Emma Meets the Vet
Last week’s story continues, with a howling, virtually feral kitten in a cat carrier, screeching incessantly in the back of my tiny Toyota on a chilly November morning en route to the vet's office in Hoboken.
I'd been taking my cats to this particular veterinary clinic for nine years, and was friends with one of the vet techs and, by strange coincidence, one of the veterinarians and I had a mutual friend back in Georgia, where I'd grown up and she'd gone to vet school at UGA in Athens. But on that morning, neither of them were available.
Emma and I waited in the tidy little exam room, full of its strange antiseptic smells and the echoes of barks and scrabblings of other animals. I would've been frightened, too.
The yowls had subsided to the occasional hiss from the tiny tortie kitten in the crate.
Soon a vet tech appeared. Jose was tall and thin, with short dark hair and wore clean, green scrubs. I quickly explained our situation, and when he leaned in to look into the crate, Emma hissed and growled most threateningly.
He stepped back quickly and said, "I'll be right back.”
When he reappeared, he was wearing thick brown leather falconer gloves, the kind that protect your arms up above the elbows. "Okay," he continued, a bit shakily. "Let's see what we have."
No sooner was the cat carrier door opened than Emma shot out of the crate like a bottle rocket. She fired off the table and sprang from wall to wall to wall, scrambling from corner to corner of the tiny room.
Jose and I stood frozen, watching the fiery orange ball bounce from surface to surface, looking for a means of escape or, barring that, somewhere--anywhere--to hide.
Finally, the terrified little creature stopped moving for a moment to weigh her options, which she could see were very few. No escape, no place to hide. She froze about a foot away from me and looked me up and down.
"Oh, my gosh," I thought, in that kind of panicked, slow-motion way that happens in an emergency situation or a nightmare, "This demon-beast is going to climb up me like a tree."
Then I thought, "Well, at least I'm wearing overalls..."
And in an instant Emma did just that--a spring-loaded octopus with fistfuls of hypodermic needles, the wild-eyed, frenzied kitten tore right up me just like a tree and clung in terror to my shoulder (at least she didn’t climb any higher, to perch on my head with her fearsome little claws fish-hooked into my scalp).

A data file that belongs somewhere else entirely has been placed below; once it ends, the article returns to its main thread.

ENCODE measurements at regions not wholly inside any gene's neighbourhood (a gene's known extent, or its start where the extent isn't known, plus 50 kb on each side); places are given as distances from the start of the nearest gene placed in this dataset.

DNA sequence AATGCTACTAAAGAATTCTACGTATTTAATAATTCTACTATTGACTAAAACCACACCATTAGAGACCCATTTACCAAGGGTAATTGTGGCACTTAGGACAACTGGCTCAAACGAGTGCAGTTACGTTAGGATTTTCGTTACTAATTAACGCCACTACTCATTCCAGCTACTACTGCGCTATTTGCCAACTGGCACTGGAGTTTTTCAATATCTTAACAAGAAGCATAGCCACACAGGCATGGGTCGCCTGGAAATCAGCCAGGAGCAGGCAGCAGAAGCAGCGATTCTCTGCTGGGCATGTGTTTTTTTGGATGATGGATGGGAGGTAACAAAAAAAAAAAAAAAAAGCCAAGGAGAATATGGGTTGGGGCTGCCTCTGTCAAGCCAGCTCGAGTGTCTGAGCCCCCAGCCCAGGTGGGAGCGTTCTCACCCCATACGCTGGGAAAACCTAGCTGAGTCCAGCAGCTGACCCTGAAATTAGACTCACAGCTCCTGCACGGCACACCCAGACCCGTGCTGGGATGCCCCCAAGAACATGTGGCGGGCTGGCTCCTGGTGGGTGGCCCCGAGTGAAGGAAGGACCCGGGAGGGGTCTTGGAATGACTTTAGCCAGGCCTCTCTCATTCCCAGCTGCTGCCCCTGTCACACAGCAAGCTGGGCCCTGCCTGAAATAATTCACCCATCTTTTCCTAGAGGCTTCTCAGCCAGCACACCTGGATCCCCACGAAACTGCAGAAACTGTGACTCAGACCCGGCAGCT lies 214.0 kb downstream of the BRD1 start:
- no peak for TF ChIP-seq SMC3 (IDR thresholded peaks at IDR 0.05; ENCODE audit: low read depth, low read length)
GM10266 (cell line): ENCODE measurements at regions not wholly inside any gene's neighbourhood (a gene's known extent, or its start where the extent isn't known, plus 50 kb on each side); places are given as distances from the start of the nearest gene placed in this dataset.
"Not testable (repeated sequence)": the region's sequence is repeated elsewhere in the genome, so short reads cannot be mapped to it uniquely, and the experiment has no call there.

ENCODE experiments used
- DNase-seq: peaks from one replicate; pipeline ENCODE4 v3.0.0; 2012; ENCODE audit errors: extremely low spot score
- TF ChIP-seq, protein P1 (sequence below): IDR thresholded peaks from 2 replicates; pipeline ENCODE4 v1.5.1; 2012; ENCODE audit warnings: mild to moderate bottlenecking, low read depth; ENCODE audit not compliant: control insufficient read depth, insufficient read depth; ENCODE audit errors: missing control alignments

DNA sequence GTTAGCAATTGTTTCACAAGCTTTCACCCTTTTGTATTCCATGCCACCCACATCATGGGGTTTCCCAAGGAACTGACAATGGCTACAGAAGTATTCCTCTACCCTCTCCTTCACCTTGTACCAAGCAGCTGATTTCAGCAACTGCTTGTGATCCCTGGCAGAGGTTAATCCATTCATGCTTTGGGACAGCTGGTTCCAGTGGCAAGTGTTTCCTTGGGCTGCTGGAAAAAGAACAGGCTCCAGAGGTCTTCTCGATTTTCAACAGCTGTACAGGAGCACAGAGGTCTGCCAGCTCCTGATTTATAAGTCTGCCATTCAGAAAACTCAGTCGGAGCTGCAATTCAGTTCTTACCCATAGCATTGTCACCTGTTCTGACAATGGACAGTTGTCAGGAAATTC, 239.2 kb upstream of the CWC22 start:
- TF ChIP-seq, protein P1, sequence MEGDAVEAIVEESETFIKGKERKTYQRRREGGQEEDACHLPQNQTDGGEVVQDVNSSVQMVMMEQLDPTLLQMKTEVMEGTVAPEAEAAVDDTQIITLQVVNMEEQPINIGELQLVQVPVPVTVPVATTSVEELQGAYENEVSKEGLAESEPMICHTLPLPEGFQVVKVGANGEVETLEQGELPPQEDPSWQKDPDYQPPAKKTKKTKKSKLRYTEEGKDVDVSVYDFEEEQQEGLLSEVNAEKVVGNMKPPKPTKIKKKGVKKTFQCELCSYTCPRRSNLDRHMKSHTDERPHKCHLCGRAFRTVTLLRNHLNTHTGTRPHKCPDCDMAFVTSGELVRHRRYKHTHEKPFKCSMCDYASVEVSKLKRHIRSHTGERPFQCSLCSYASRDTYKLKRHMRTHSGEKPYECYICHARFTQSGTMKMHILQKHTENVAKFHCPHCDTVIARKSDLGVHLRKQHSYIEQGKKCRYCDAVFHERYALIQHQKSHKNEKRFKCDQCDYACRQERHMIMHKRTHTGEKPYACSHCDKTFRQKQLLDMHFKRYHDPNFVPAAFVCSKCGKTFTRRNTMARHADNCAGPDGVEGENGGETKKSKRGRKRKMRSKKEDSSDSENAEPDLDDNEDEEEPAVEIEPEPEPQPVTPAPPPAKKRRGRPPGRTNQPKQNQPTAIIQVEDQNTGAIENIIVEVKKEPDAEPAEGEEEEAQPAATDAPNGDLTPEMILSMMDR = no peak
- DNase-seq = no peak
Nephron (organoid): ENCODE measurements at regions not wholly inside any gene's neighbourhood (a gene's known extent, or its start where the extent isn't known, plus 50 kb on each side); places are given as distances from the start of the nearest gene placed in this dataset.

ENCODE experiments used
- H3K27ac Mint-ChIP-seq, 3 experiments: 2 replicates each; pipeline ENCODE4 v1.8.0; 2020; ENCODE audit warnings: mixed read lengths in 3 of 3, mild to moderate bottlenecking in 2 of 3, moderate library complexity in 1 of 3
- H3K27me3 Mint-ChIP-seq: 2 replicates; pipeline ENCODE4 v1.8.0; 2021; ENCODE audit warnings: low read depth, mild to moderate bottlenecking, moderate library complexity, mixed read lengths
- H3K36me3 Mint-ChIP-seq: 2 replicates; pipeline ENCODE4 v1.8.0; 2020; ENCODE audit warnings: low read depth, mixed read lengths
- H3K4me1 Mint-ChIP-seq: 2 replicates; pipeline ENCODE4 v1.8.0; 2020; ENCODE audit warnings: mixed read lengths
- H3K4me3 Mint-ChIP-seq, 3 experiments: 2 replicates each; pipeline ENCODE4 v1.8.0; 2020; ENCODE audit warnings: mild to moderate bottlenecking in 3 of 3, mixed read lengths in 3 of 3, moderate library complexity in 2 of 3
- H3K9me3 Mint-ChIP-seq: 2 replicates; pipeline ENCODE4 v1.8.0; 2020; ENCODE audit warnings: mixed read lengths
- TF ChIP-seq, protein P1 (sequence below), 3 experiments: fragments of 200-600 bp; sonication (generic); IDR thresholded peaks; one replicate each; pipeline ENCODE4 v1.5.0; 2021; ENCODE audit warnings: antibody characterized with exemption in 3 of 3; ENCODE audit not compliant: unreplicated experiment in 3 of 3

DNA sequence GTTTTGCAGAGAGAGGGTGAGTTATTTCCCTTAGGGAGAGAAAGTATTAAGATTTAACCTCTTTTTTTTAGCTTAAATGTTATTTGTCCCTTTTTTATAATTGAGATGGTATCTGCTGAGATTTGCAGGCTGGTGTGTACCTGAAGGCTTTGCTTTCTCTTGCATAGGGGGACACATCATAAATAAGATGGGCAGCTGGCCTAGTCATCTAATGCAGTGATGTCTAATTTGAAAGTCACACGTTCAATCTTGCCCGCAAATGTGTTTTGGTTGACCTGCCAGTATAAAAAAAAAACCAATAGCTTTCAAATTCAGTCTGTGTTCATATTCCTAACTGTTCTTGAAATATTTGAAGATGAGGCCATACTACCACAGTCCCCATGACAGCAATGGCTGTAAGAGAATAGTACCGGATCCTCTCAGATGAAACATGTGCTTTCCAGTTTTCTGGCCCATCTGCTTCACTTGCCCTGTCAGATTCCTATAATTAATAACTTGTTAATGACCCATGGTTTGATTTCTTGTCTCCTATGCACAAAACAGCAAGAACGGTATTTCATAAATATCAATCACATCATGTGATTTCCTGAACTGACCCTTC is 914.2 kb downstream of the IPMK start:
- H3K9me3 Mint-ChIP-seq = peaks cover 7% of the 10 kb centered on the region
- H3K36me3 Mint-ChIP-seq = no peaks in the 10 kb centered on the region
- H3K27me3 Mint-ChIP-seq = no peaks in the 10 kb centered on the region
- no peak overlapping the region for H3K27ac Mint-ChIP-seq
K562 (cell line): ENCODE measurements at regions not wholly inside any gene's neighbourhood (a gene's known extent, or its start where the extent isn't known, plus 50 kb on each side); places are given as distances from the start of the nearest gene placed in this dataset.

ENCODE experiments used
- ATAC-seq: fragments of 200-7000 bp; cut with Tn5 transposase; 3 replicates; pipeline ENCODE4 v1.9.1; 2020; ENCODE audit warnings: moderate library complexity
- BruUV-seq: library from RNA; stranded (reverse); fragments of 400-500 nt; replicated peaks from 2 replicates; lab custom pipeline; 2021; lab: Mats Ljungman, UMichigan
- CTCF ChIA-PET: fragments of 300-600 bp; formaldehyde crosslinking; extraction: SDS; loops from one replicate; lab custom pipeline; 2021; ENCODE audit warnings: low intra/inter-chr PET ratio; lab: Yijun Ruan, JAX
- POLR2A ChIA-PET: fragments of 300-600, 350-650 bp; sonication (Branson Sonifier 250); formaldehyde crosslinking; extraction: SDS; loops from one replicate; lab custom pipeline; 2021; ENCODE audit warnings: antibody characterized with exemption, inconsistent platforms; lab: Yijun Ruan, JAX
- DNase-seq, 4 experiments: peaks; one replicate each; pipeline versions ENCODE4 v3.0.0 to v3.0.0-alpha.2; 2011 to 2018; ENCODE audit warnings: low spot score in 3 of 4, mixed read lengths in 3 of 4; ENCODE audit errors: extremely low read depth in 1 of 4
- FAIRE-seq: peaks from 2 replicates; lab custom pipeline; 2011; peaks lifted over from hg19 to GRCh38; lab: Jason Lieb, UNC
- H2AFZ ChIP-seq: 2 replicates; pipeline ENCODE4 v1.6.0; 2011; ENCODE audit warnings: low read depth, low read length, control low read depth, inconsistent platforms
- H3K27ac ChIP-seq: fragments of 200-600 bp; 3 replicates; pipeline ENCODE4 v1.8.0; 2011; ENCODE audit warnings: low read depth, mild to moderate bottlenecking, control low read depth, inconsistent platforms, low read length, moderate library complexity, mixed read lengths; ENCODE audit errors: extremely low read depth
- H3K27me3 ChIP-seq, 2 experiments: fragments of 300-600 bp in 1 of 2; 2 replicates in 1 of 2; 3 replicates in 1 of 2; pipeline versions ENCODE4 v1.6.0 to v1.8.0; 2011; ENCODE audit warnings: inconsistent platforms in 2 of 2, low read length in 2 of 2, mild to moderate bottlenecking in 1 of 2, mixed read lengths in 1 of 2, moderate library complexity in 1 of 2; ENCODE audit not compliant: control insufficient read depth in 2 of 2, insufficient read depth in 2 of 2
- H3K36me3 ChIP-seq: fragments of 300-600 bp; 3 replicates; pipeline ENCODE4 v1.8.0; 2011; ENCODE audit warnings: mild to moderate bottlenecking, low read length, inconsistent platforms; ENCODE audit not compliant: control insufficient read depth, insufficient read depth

Jose and I both remained frozen for another moment or two, with Emma panting next to my ear, firmly anchored to my left shoulder.
Jose slowly approached, reaching out with his leather gloves, and managed to get a firm hold on her, pulling her loose without damaging me (or her) in the process.
“Um, I think I’d better take her in the back,” he said. “We have to draw some blood.”
“Oh,” I replied, still a little stunned. “Okay.”
With the kitten held out in front of him at arms’ length, he turned to go, and I opened the door to the hall for him. The fight seemed to have gone out of her, and she hung there, limp and quiet.
But not for long…just moments after I shut the door behind them, I heard a loud crash, then curses and screams (both human and kitten) from across the hall. Another crash, then more yelling. Some running footsteps. More cursing, but muffled this time.
Then a long, suspenseful wait for me in the cold examining room. How could something so small cause such a ruckus?
After about fifteen mintues, one of the veterinarians returned with Jose. He didn’t look any worse for the wear, but eyed me and cautiously ventured, “Who told you that you could take in a feral kitten?”
I felt a bit defensive, but tried to remain steady. “Well, I’ve done it before. With my first cat, Grey. He hid for a few weeks, but now he’s a great cat.”
“Oh,” was all Jose had to say.
The vet stepped in. “We had to sedate her to get blood.”
I tried not to laugh. Something so tiny, getting the best of several people, to the point that it took a sedative to do something as simple as draw blood! (You go, little kitten!) But, wisely, I kept a straight face, knowing that she could’ve hurt me pretty badly too with that wild climb up my body.
“She needs to be spayed, too, if she’s old enough,” I said.
"She is--she's probably about six months old. But we don’t have any openings until tomorrow. Can you bring her back?”
Ha! I thought. Bring her back? Yeah, good luck getting that fiendess back in the carrier again.
“No, I don’t think so. I doubt I can get her back in the crate. Can you board her tonight, and spay her tomorrow?”
“Yes,” the vet conceded. “I suppose we could do that.”
“And maybe give her the vaccinations she needs while you’re at it?”
So that’s how Emma met the vet, and how five pounds of frightened kitten very nearly got the best of several hundred pounds of humans.
And by the way, as I was leaving, the vet did add, “Cats with those sort of tortiseshell markings tend to be little spitfires!”
Ah, so true.
Now Emma kneads my belly, curls up with us in bed, and is truly a lovely, loving and affectionate girl (as long as we never forget who’s in charge).
Only much later did I find out that that had been Jose’s first day as a vet tech.
Chortled by Obsidian Kitten at 11:34 AM